Secession as a Point of Leverage (II)
LONDON/BERLIN (Own report) - Scotland has established an investment center in Berlin, thereby reinforcing its economic ties to the EU and causing - with German support - new tension in Great Britain. According to critics, in its intended secession from the United Kingdom, for which it must establish economic security, the Scottish government is relying on German help. In fact, to increase the pressure on London to achieve the "softest" Brexit possible, Berlin and Germany's regional governments are going out of their way to strengthen relations with Edinburgh. This is considered essential to German interests. Government advisors in Berlin are recommending using Ireland for obtaining influence in the negotiations concerning the borders between the Irish Republic and Northern Ireland. In the event of a "hard" Brexit, this border would be a particularly sensitive point. Berlin is also using EU foreigners, residing in the United Kingdom, as an additional bargaining chip. Chancellor Angela Merkel has refused to have their rights of residence clarified beforehand.
To Use Contradictions
Immediately following the June 23, 2016 Brexit Referendum, considerations to use the contradictions within the United Kingdom to apply leverage in the Brexit question were discussed, in Berlin. This was taking into account that, though the majority of the United Kingdom's voters had voted in favor of leaving the EU, this, however, had not been the case in Scotland and Northern Ireland, where 62% and 55.8%, respectively, had voted to remain. This is a delicate situation for London. In Scotland, there are strong aspirations favoring secession from Great Britain; in Northern Ireland plans have been made for uniting with the Republic of Ireland. In both cases, a majority is EU-oriented and feels encouraged in their separatism by Great Britain's upcoming exit from the EU. The idea has been to use Scottish separatism and Irish unification plans to increase pressure on London and the British government to force them to make concessions - with the indication that if London really leaves the EU, it would lose Scotland. For a while, it was even imaginable that the referendum could have been repeated. An alternative would have been to achieve a Brexit as "soft" as possible.
In this phase, Berlin openly supported Scottish separatism. For example, the Chair of the German parliament's EU Affairs Committee, Gunther Krichbaum (CDU) declared, June 26, 2016, "the EU will continue to consist of 28 member nations. I expect a new separatist referendum in Scotland, which will be successful. We should respond quickly to their membership application." At the end of June, the President of the European Parliament, at the time, Martin Schulz (SPD), met with Scotland's head of government, Nicola Sturgeon. Sturgeon wanted to learn whether - and if so - how Scotland could remain in the EU in spite of Brexit. In early July, Sigmar Gabriel (SPD), at the time, Germany's Minister of the Economy, and today its Foreign Minister, followed suit, stating "The EU will most certainly accept Scotland, if this part of the United Kingdom should secede and want to join the EU." In August, Sturgeon was received in Berlin by Michael Roth, Minister of State in the Foreign Ministry, who subsequently stated that he hoped that the United Kingdom would find "a way" forward that "will benefit Europe as a whole in the end." In September, the SPD group of the Bavarian parliament received the Chair of the Scottish National Party's (SNP) parliamentary group in the House of Commons, Angus Robertson, at their closed session meeting in Bad Aibling, where Robertson announced he would be looking into how Scotland could remain in the EU, despite the Brexit. He received a hearty round of applause.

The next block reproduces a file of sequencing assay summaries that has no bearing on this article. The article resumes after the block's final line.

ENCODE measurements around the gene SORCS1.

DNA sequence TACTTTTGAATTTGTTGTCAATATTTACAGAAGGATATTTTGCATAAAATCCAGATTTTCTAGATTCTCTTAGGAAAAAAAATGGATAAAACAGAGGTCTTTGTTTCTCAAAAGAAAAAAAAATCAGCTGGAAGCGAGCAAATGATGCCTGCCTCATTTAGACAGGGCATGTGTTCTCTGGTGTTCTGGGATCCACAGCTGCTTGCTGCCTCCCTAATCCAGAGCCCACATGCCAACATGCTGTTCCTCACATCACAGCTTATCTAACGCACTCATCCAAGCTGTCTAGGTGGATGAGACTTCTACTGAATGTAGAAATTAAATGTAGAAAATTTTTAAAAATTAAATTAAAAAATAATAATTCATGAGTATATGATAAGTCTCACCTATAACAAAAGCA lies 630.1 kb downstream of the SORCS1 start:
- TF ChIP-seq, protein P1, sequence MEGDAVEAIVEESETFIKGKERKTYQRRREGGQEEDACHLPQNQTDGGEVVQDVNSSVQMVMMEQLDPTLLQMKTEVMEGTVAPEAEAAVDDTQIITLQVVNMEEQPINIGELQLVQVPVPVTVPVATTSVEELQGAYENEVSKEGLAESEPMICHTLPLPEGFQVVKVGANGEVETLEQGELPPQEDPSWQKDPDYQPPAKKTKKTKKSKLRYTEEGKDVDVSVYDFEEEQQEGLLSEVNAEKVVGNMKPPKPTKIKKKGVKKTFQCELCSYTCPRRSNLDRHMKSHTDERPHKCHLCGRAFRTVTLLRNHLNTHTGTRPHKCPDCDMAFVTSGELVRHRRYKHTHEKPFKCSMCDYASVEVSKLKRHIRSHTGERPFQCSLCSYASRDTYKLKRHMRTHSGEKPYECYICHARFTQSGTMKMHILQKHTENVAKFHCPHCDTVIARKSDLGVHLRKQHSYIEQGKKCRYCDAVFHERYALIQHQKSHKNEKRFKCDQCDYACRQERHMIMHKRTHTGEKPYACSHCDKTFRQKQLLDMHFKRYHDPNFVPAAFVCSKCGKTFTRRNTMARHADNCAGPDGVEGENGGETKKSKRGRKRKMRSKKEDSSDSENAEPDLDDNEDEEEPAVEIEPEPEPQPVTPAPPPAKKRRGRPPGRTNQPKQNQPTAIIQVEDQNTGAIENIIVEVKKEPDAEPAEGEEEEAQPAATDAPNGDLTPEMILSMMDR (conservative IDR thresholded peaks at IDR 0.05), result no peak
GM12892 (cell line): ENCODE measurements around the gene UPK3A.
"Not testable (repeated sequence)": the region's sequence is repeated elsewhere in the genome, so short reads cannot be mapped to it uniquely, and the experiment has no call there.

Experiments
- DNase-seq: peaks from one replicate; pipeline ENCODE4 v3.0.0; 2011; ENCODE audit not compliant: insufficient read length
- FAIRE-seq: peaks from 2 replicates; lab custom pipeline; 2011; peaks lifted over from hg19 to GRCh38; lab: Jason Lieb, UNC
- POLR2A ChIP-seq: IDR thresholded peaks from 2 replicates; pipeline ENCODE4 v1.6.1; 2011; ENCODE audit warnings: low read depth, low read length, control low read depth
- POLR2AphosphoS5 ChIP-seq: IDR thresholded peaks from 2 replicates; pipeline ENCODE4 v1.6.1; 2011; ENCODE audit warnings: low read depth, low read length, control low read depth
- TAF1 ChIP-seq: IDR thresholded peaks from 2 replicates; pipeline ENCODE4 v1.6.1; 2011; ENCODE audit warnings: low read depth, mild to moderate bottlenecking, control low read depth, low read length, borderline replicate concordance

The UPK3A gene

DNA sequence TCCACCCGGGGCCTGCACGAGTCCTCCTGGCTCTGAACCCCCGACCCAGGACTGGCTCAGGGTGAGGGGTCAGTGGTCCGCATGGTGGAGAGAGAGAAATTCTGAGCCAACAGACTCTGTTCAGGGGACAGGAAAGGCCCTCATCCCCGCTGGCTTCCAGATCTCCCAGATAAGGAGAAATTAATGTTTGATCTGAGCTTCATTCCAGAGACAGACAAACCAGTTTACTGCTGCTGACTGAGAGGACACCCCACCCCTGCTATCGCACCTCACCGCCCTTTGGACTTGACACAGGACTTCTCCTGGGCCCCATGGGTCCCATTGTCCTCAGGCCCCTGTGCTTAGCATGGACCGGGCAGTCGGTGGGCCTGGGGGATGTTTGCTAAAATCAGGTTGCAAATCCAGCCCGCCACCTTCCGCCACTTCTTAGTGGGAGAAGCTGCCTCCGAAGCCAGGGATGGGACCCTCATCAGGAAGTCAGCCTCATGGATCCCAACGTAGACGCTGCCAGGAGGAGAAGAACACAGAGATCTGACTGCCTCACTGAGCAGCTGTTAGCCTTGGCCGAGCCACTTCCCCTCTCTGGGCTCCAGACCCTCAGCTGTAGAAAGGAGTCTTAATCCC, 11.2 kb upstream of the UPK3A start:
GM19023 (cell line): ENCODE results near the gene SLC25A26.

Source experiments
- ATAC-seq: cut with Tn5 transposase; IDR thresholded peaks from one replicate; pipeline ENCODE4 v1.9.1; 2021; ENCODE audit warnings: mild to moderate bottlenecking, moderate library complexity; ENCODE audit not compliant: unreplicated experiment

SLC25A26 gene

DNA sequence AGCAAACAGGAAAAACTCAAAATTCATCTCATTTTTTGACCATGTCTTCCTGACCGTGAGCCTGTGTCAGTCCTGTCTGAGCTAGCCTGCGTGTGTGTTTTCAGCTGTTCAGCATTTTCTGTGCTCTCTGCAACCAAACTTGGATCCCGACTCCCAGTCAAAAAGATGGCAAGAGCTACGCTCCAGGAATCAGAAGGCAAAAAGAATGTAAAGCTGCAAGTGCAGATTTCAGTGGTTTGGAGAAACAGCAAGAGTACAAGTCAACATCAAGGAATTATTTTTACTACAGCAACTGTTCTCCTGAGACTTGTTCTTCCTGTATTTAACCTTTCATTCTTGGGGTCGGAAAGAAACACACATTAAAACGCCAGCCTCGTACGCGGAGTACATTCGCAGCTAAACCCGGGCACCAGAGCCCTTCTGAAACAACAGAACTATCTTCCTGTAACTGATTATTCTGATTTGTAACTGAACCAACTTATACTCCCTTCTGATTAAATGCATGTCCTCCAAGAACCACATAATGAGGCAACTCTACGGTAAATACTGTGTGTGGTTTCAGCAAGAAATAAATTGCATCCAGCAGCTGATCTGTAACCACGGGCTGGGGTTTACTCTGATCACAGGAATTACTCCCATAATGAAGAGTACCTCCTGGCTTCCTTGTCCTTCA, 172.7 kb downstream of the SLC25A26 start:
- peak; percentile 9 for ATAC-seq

Exit Referendum Number 2
Efforts to convince London to repeat the referendum or, at least, to accept a "soft" Brexit have, until now, been fruitless. The demand to repeat the referendum is hardly acceptable to the British establishment. Prime Minister Theresa May has set her sights on a "hard" Brexit, which has led Scotland's Prime Minister, Nicola Sturgeon to now call for a new referendum on Scotland's secession. It should take place before the Brexit takes effect and, if successful, an independent Scotland should remain in the EU. Only if Prime Minister May is prepared to remain within the EU common market, is Scotland willing to abandon the idea of a new referendum, according to London's SNP Parliamentary group's Chair, Robertson. Albeit, this latest attempt to force a "soft" Brexit with Scottish separatism is risky. Although currently 46 percent of the Scots are in favor of independence, a majority, according to polls, is nowhere in sight - and the situation is becoming even more complicated by the fact that the number in favor of remaining in the EU is constantly declining. Two in three Scots either wanted the UK to leave the EU or the EU's powers to be reduced, according to a new opinion poll.